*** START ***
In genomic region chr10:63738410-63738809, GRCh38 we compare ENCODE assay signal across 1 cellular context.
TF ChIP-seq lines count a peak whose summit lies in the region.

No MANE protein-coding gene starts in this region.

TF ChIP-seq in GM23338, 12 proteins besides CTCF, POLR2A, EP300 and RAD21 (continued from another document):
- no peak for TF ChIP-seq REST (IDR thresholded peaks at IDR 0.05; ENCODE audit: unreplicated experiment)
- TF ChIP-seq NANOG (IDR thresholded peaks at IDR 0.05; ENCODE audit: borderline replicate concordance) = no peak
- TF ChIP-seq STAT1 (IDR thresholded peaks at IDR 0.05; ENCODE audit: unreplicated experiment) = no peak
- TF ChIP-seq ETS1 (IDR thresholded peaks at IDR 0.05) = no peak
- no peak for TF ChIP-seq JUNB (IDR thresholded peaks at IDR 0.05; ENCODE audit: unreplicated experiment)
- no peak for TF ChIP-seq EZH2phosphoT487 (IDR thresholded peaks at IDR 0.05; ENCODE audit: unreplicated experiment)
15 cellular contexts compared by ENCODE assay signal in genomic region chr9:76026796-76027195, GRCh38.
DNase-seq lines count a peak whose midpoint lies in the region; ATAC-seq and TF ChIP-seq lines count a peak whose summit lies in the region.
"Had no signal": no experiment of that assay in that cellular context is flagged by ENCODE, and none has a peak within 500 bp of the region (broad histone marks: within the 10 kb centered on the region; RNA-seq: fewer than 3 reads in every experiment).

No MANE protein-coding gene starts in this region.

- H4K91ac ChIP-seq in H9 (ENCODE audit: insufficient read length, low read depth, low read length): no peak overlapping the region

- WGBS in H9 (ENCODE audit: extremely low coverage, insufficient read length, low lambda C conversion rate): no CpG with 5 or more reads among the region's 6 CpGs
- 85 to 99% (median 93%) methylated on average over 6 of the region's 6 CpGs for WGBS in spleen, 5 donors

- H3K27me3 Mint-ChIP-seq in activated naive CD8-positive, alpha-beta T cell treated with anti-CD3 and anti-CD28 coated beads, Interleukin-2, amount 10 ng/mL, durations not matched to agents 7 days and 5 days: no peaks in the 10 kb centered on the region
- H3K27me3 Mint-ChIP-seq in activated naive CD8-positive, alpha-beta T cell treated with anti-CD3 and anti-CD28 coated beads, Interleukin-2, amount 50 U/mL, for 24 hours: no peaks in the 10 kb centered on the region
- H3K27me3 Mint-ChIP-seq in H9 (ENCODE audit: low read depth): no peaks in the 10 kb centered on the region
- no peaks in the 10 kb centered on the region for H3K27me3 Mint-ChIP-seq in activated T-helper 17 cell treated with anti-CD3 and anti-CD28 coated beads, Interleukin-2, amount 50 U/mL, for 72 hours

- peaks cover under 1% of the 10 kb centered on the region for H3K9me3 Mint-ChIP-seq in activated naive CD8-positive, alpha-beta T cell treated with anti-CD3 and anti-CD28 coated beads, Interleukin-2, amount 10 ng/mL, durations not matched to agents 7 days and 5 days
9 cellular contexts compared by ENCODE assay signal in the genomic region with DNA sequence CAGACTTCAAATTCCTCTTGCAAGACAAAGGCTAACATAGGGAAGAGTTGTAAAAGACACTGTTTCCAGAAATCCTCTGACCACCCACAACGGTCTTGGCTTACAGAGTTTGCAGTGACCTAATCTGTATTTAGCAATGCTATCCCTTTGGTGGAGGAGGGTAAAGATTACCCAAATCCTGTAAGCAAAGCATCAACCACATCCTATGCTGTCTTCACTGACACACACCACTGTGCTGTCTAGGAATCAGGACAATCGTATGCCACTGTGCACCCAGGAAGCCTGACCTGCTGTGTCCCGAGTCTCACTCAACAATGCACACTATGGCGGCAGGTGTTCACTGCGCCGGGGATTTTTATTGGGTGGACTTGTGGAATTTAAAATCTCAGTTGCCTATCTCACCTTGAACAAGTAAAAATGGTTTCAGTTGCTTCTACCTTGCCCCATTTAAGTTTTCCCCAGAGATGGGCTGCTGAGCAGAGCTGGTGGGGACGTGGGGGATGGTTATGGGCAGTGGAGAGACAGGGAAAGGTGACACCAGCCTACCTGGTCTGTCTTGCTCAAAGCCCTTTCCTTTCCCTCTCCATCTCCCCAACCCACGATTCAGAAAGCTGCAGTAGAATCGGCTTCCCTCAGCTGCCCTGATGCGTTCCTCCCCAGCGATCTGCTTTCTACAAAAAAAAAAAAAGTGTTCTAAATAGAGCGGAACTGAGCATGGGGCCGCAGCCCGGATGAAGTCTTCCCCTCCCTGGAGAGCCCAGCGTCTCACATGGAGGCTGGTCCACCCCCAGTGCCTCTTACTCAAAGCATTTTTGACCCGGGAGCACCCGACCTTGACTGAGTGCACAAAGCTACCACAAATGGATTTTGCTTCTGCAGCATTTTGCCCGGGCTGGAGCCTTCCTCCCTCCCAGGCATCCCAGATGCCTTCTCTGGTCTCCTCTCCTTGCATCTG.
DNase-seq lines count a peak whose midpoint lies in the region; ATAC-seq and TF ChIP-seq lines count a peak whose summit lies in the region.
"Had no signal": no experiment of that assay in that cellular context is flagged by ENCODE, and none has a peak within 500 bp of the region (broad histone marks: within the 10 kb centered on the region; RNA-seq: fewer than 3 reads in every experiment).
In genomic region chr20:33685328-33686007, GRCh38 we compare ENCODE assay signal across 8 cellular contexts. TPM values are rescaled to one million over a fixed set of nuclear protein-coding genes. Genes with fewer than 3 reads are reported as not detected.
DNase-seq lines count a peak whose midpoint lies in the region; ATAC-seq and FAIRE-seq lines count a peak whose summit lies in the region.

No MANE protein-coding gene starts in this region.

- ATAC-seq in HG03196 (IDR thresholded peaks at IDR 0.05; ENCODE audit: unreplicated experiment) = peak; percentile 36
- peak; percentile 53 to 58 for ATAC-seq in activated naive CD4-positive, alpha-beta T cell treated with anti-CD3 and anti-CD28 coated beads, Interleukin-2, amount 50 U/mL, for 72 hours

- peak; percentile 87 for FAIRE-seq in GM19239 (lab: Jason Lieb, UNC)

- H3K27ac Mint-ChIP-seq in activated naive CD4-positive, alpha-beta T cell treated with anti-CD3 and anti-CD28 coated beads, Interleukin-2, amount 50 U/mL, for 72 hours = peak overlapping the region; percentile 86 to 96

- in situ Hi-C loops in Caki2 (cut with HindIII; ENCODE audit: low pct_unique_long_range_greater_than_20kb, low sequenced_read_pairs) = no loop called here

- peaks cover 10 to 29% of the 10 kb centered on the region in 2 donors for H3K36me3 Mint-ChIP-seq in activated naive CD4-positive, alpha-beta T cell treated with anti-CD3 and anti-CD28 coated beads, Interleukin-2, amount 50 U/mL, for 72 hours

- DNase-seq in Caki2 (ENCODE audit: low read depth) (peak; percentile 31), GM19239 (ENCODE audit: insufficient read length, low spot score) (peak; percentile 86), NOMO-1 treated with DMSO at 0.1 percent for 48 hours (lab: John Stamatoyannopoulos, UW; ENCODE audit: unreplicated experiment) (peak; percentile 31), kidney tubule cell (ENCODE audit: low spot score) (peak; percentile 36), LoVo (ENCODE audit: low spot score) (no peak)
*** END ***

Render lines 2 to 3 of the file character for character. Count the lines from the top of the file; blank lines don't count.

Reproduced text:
TF ChIP-seq lines count a peak whose summit lies in the region.

No MANE protein-coding gene starts in this region.